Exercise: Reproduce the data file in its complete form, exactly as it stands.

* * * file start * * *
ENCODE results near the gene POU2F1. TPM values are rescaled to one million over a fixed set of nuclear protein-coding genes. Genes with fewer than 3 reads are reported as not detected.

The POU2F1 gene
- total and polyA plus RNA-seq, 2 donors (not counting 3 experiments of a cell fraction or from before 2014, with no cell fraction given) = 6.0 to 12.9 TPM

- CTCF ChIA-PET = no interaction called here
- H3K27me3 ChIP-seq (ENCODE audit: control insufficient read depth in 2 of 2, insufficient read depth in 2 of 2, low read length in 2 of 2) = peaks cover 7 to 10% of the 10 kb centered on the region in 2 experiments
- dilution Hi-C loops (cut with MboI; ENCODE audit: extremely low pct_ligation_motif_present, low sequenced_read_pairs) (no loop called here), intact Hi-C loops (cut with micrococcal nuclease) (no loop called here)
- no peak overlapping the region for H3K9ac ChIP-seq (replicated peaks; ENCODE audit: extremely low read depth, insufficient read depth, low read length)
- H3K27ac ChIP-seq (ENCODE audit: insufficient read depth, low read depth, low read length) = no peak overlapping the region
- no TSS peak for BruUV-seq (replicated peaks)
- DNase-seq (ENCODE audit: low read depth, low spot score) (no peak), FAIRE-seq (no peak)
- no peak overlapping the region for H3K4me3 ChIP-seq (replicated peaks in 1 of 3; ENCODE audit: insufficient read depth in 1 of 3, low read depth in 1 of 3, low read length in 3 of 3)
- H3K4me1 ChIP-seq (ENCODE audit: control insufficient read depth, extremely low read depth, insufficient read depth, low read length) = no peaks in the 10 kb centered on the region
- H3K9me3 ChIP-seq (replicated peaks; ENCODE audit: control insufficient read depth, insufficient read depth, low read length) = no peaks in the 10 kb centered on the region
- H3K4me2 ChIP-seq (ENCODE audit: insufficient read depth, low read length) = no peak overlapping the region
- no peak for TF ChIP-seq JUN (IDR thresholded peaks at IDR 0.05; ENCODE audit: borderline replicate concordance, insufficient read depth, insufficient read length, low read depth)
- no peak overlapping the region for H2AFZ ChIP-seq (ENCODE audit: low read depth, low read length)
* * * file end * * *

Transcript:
ENCODE results near the gene POU2F1. TPM values are rescaled to one million over a fixed set of nuclear protein-coding genes. Genes with fewer than 3 reads are reported as not detected.

The POU2F1 gene
- total and polyA plus RNA-seq, 2 donors (not counting 3 experiments of a cell fraction or from before 2014, with no cell fraction given) = 6.0 to 12.9 TPM

- CTCF ChIA-PET = no interaction called here
- H3K27me3 ChIP-seq (ENCODE audit: control insufficient read depth in 2 of 2, insufficient read depth in 2 of 2, low read length in 2 of 2) = peaks cover 7 to 10% of the 10 kb centered on the region in 2 experiments
- dilution Hi-C loops (cut with MboI; ENCODE audit: extremely low pct_ligation_motif_present, low sequenced_read_pairs) (no loop called here), intact Hi-C loops (cut with micrococcal nuclease) (no loop called here)
- no peak overlapping the region for H3K9ac ChIP-seq (replicated peaks; ENCODE audit: extremely low read depth, insufficient read depth, low read length)
- H3K27ac ChIP-seq (ENCODE audit: insufficient read depth, low read depth, low read length) = no peak overlapping the region
- no TSS peak for BruUV-seq (replicated peaks)
- DNase-seq (ENCODE audit: low read depth, low spot score) (no peak), FAIRE-seq (no peak)
- no peak overlapping the region for H3K4me3 ChIP-seq (replicated peaks in 1 of 3; ENCODE audit: insufficient read depth in 1 of 3, low read depth in 1 of 3, low read length in 3 of 3)
- H3K4me1 ChIP-seq (ENCODE audit: control insufficient read depth, extremely low read depth, insufficient read depth, low read length) = no peaks in the 10 kb centered on the region
- H3K9me3 ChIP-seq (replicated peaks; ENCODE audit: control insufficient read depth, insufficient read depth, low read length) = no peaks in the 10 kb centered on the region
- H3K4me2 ChIP-seq (ENCODE audit: insufficient read depth, low read length) = no peak overlapping the region
- no peak for TF ChIP-seq JUN (IDR thresholded peaks at IDR 0.05; ENCODE audit: borderline replicate concordance, insufficient read depth, insufficient read length, low read depth)
- no peak overlapping the region for H2AFZ ChIP-seq (ENCODE audit: low read depth, low read length)